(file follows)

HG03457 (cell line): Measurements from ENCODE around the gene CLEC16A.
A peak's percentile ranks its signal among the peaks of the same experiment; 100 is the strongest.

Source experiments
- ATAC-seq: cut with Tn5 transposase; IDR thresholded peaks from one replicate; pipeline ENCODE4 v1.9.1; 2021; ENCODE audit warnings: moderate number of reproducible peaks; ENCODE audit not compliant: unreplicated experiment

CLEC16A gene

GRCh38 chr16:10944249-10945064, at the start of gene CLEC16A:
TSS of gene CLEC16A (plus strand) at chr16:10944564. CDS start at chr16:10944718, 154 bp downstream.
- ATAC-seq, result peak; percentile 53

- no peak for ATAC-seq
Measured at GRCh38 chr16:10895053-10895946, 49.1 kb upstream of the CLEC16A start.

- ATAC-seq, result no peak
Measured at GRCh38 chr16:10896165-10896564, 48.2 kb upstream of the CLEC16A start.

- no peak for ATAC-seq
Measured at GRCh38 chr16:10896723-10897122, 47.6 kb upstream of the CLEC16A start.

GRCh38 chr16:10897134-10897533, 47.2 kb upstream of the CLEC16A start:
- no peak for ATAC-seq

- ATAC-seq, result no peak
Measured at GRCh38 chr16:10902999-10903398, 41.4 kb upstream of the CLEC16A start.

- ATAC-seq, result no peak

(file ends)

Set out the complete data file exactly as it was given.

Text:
HG03457 (cell line): Measurements from ENCODE around the gene CLEC16A.
A peak's percentile ranks its signal among the peaks of the same experiment; 100 is the strongest.

Source experiments
- ATAC-seq: cut with Tn5 transposase; IDR thresholded peaks from one replicate; pipeline ENCODE4 v1.9.1; 2021; ENCODE audit warnings: moderate number of reproducible peaks; ENCODE audit not compliant: unreplicated experiment

CLEC16A gene

GRCh38 chr16:10944249-10945064, at the start of gene CLEC16A:
TSS of gene CLEC16A (plus strand) at chr16:10944564. CDS start at chr16:10944718, 154 bp downstream.
- ATAC-seq, result peak; percentile 53

- no peak for ATAC-seq
Measured at GRCh38 chr16:10895053-10895946, 49.1 kb upstream of the CLEC16A start.

- ATAC-seq, result no peak
Measured at GRCh38 chr16:10896165-10896564, 48.2 kb upstream of the CLEC16A start.

- no peak for ATAC-seq
Measured at GRCh38 chr16:10896723-10897122, 47.6 kb upstream of the CLEC16A start.

GRCh38 chr16:10897134-10897533, 47.2 kb upstream of the CLEC16A start:
- no peak for ATAC-seq

- ATAC-seq, result no peak
Measured at GRCh38 chr16:10902999-10903398, 41.4 kb upstream of the CLEC16A start.

- ATAC-seq, result no peak